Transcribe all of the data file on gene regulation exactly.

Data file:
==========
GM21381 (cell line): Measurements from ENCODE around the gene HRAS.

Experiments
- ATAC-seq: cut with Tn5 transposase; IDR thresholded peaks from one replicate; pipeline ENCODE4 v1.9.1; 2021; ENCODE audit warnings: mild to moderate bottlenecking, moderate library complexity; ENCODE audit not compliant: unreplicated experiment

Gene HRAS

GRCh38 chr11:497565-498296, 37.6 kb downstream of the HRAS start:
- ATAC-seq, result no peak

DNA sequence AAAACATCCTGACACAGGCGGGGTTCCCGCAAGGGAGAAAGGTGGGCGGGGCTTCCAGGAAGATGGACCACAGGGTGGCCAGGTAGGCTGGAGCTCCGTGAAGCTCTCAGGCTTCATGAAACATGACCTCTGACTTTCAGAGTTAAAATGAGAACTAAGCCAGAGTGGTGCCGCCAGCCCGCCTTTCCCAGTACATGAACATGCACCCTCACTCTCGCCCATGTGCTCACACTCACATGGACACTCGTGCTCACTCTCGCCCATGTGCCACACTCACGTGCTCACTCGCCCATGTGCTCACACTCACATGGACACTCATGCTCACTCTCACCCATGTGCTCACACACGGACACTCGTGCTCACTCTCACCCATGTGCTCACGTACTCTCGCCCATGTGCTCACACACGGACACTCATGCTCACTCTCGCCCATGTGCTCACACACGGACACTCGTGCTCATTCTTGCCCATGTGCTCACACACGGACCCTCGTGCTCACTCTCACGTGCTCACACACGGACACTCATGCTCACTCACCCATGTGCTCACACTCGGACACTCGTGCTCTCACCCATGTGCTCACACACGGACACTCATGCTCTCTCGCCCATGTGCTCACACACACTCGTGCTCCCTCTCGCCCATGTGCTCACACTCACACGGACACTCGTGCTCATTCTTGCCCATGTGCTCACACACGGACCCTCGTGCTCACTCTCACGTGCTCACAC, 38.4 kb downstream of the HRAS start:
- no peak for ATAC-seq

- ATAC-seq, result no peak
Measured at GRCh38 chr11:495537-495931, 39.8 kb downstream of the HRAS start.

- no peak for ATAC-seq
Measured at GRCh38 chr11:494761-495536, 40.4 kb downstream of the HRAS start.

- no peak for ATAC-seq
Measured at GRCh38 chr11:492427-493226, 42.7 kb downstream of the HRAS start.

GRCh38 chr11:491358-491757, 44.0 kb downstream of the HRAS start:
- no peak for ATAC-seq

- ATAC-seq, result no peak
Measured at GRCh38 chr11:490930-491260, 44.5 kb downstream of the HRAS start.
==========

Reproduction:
GM21381 (cell line): Measurements from ENCODE around the gene HRAS.

Experiments
- ATAC-seq: cut with Tn5 transposase; IDR thresholded peaks from one replicate; pipeline ENCODE4 v1.9.1; 2021; ENCODE audit warnings: mild to moderate bottlenecking, moderate library complexity; ENCODE audit not compliant: unreplicated experiment

Gene HRAS

GRCh38 chr11:497565-498296, 37.6 kb downstream of the HRAS start:
- ATAC-seq, result no peak

DNA sequence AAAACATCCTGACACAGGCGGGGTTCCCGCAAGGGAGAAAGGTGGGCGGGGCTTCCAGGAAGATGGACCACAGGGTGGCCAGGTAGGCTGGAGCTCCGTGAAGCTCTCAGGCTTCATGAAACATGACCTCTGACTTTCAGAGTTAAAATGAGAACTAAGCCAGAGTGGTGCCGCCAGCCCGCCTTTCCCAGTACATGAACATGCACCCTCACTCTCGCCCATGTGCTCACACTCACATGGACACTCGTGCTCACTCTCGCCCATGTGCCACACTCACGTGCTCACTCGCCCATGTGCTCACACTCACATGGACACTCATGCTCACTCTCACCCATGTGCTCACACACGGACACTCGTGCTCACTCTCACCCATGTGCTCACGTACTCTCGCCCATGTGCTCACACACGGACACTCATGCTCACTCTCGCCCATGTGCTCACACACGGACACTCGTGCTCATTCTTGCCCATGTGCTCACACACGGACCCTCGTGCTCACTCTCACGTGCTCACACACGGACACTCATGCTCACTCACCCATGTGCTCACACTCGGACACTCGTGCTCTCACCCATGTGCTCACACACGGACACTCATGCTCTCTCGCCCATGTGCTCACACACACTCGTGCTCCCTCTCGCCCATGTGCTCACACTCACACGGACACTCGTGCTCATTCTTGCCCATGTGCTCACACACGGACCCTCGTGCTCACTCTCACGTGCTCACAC, 38.4 kb downstream of the HRAS start:
- no peak for ATAC-seq

- ATAC-seq, result no peak
Measured at GRCh38 chr11:495537-495931, 39.8 kb downstream of the HRAS start.

- no peak for ATAC-seq
Measured at GRCh38 chr11:494761-495536, 40.4 kb downstream of the HRAS start.

- no peak for ATAC-seq
Measured at GRCh38 chr11:492427-493226, 42.7 kb downstream of the HRAS start.

GRCh38 chr11:491358-491757, 44.0 kb downstream of the HRAS start:
- no peak for ATAC-seq

- ATAC-seq, result no peak
Measured at GRCh38 chr11:490930-491260, 44.5 kb downstream of the HRAS start.